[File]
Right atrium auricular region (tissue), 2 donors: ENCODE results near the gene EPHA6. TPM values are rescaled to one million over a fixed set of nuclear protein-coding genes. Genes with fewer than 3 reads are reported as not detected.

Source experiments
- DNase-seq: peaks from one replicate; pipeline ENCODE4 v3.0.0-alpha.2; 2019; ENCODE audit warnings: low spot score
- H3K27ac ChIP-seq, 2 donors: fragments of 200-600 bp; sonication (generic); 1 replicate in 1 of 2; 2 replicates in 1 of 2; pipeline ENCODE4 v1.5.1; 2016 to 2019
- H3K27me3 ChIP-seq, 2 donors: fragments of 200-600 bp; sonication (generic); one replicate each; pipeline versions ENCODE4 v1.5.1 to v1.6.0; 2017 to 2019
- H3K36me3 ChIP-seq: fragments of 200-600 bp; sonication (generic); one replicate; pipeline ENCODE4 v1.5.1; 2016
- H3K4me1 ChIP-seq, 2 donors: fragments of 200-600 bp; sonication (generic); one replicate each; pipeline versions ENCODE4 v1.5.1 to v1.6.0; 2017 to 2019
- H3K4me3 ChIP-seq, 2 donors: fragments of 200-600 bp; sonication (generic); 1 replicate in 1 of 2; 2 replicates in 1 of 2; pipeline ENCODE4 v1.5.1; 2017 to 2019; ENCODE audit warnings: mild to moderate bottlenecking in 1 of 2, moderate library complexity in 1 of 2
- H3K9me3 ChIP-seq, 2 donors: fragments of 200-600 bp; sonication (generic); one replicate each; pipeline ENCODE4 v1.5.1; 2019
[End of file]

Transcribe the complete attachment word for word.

Right atrium auricular region (tissue), 2 donors: ENCODE results near the gene EPHA6. TPM values are rescaled to one million over a fixed set of nuclear protein-coding genes. Genes with fewer than 3 reads are reported as not detected.

Source experiments
- DNase-seq: peaks from one replicate; pipeline ENCODE4 v3.0.0-alpha.2; 2019; ENCODE audit warnings: low spot score
- H3K27ac ChIP-seq, 2 donors: fragments of 200-600 bp; sonication (generic); 1 replicate in 1 of 2; 2 replicates in 1 of 2; pipeline ENCODE4 v1.5.1; 2016 to 2019
- H3K27me3 ChIP-seq, 2 donors: fragments of 200-600 bp; sonication (generic); one replicate each; pipeline versions ENCODE4 v1.5.1 to v1.6.0; 2017 to 2019
- H3K36me3 ChIP-seq: fragments of 200-600 bp; sonication (generic); one replicate; pipeline ENCODE4 v1.5.1; 2016
- H3K4me1 ChIP-seq, 2 donors: fragments of 200-600 bp; sonication (generic); one replicate each; pipeline versions ENCODE4 v1.5.1 to v1.6.0; 2017 to 2019
- H3K4me3 ChIP-seq, 2 donors: fragments of 200-600 bp; sonication (generic); 1 replicate in 1 of 2; 2 replicates in 1 of 2; pipeline ENCODE4 v1.5.1; 2017 to 2019; ENCODE audit warnings: mild to moderate bottlenecking in 1 of 2, moderate library complexity in 1 of 2
- H3K9me3 ChIP-seq, 2 donors: fragments of 200-600 bp; sonication (generic); one replicate each; pipeline ENCODE4 v1.5.1; 2019